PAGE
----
James Henry PA conservation figure

James Henry

October 13, 1809 - June 14, 1895

James Henry was born October 13, 1809 in Philadelphia to John Joseph and Mary Rebecca Henry, the first-born in the fourth generation of the famous Pennsylvania rifle-making family. In 1821, at the age of 12, James and his parents relocated to the Henry homestead, Boulton Plantation, on Bushkill Creek in Northampton County where he lived the remainder of his life.

A life spent in this setting, as well as time spent in Europe studying forestry principals in France and Germany in the mid-1850s sowed in him a passion for conservation and forestry. He personally invested heavily in the long-term education of Pennsylvania’s – and America’s – youth on conservation issues by lobbying the American Forestry Congress in Boston and the Forestry Division of the US Department of Agriculture and other agencies for the establishment of schools of forestry in all the state colleges and universities in Pennsylvania, and across the nation.

With a mind and a heart toward conservation, James Henry saw the desperate need to reforest the state’s mountainsides and waterways, which had been utterly denuded in the lumbering heyday of the 19th century, resulting in tremendous environmental impacts due to uncontrolled stormwater erosion and stream sedimentation.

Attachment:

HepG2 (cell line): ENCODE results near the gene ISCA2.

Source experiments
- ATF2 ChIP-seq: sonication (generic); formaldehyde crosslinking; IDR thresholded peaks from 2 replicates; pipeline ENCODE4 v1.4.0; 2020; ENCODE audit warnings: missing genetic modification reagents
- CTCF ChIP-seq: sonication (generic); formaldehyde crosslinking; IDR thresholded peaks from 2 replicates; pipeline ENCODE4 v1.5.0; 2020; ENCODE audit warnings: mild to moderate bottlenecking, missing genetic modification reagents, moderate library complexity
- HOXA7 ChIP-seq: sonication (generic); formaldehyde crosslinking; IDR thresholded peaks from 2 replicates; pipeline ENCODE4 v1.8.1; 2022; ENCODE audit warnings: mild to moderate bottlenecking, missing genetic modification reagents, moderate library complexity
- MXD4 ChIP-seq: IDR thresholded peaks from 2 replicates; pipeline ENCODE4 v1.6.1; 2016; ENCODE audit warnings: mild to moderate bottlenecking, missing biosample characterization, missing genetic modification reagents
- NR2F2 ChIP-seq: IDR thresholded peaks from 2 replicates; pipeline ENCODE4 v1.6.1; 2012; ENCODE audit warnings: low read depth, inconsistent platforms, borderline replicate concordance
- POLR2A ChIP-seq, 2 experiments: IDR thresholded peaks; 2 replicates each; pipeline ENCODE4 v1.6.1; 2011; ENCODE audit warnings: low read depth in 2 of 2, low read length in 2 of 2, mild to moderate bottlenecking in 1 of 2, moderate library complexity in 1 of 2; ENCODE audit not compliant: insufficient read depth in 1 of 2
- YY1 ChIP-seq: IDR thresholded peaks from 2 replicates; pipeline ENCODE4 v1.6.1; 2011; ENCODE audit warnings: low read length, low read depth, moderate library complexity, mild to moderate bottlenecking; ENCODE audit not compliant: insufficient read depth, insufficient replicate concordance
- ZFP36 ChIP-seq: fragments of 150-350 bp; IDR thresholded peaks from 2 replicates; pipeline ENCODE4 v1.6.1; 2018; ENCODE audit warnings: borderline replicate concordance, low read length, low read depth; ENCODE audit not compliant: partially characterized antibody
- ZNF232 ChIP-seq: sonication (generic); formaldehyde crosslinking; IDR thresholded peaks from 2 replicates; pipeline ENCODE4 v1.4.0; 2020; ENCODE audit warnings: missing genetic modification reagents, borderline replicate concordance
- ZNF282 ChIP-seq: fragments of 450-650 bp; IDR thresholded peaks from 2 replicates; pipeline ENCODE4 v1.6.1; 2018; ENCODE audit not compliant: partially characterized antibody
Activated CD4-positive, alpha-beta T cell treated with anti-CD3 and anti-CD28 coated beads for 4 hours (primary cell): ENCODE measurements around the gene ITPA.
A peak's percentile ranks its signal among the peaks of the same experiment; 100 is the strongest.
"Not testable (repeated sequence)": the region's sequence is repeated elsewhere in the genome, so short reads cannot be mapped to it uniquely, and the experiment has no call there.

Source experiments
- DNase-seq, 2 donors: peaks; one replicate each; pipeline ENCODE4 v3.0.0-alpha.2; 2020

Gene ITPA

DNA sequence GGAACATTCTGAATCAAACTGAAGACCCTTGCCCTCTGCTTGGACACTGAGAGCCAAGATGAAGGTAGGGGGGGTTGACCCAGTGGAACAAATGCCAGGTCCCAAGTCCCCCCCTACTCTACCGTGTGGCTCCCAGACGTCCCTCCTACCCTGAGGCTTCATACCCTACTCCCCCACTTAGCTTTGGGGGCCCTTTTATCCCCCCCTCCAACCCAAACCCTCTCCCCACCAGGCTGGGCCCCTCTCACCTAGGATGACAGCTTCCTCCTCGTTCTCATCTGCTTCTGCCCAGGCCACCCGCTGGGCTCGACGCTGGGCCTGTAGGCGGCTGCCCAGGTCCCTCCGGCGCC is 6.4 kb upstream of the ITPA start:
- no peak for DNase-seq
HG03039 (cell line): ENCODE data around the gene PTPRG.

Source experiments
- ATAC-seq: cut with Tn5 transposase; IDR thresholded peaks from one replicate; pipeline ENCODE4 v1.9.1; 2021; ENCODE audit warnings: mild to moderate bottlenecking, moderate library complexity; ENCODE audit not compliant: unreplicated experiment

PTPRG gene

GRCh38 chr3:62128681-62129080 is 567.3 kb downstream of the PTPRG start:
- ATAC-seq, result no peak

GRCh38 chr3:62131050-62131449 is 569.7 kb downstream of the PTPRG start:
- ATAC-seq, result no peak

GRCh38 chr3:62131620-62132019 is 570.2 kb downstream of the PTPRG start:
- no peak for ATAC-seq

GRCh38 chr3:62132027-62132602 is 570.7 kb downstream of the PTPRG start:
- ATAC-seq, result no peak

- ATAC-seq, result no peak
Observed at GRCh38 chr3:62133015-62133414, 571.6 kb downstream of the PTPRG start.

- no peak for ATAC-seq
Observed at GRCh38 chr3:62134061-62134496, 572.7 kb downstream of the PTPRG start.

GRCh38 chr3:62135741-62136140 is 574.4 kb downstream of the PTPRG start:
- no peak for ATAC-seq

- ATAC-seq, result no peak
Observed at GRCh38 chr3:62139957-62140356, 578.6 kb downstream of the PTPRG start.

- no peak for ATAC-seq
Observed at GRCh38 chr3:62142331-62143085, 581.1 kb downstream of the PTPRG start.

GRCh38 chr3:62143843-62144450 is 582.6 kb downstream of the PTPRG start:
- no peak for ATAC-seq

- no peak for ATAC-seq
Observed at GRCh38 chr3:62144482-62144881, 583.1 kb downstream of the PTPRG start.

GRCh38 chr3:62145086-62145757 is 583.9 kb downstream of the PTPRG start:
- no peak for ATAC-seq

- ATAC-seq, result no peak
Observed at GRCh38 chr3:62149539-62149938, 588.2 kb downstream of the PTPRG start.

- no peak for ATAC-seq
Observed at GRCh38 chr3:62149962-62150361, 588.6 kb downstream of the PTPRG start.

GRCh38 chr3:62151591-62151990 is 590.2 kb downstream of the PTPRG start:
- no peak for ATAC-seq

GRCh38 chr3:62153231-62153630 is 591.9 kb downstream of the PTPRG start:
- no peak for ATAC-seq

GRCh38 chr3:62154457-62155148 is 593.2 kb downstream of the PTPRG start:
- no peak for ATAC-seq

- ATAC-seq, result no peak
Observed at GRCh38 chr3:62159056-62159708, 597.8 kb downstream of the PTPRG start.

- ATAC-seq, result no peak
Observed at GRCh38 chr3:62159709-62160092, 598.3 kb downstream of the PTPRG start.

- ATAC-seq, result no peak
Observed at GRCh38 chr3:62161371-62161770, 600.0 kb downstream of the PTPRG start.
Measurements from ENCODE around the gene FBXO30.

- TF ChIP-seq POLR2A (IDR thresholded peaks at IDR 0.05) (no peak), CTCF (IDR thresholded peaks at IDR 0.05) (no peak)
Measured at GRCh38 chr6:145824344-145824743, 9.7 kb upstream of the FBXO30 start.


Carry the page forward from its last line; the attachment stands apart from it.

He knew the onus for restoring the state’s forests and water quality rested with the Commonwealth itself.

In 1883, James engaged in correspondence with Northampton County’s Senator Jeremiah Hess regarding the degraded state of forests and water resources throughout much of Pennsylvania.

Senator Hess expressed great interest in preserving and renewing the state’s forests and waterways, and suggested that James, with his grasp of the situation, understanding of ecological principles and formidable writing skills, draft a bill, which the senator would sponsor in Harrisburg, for the establishment of a state nursery for the purposes of affording free distribution of trees among Pennsylvanians for planting along the state’s watercourses and springs.

James Henry immediately went to work on drafting just such a bill, and over the course of a year, wrote several versions before completing a final draft of proposed legislation for Senator Hess to sponsor in the state assembly.

During the second session after its presentation, the bill passed the State Senate with but one dissenting vote. And during the same 1884-’85 session, it received an affirmative vote in the State House of Representatives, and passed the second reading of that body.

Unfortunately, the bill failed to pass its third and final consideration of the state House by a vote of 90 to 58. Had it passed that reading, James Henry’s bill would have become Pennsylvania’s first public law addressing the protection of waterways by creating a state nursery system for the planting of riparian forest buffers.

It wasn’t until 1897— twelve years after Henry’s bill was defeated and two years after his death– that the Pennsylvania state legislature would authorize a Forestry Commission and Forest Reserve System to rehabilitate the state’s forest and water resources through the creation of a forest nursery system, as was James Henry’s vision.

Now deceased over 120 years, James Henry is one of Pennsylvania’s unsung pioneer conservation heroes, and among the very first Pennsylvanians to make original and progressive contributions to the protection and enhancement of the aquatic resources of the state.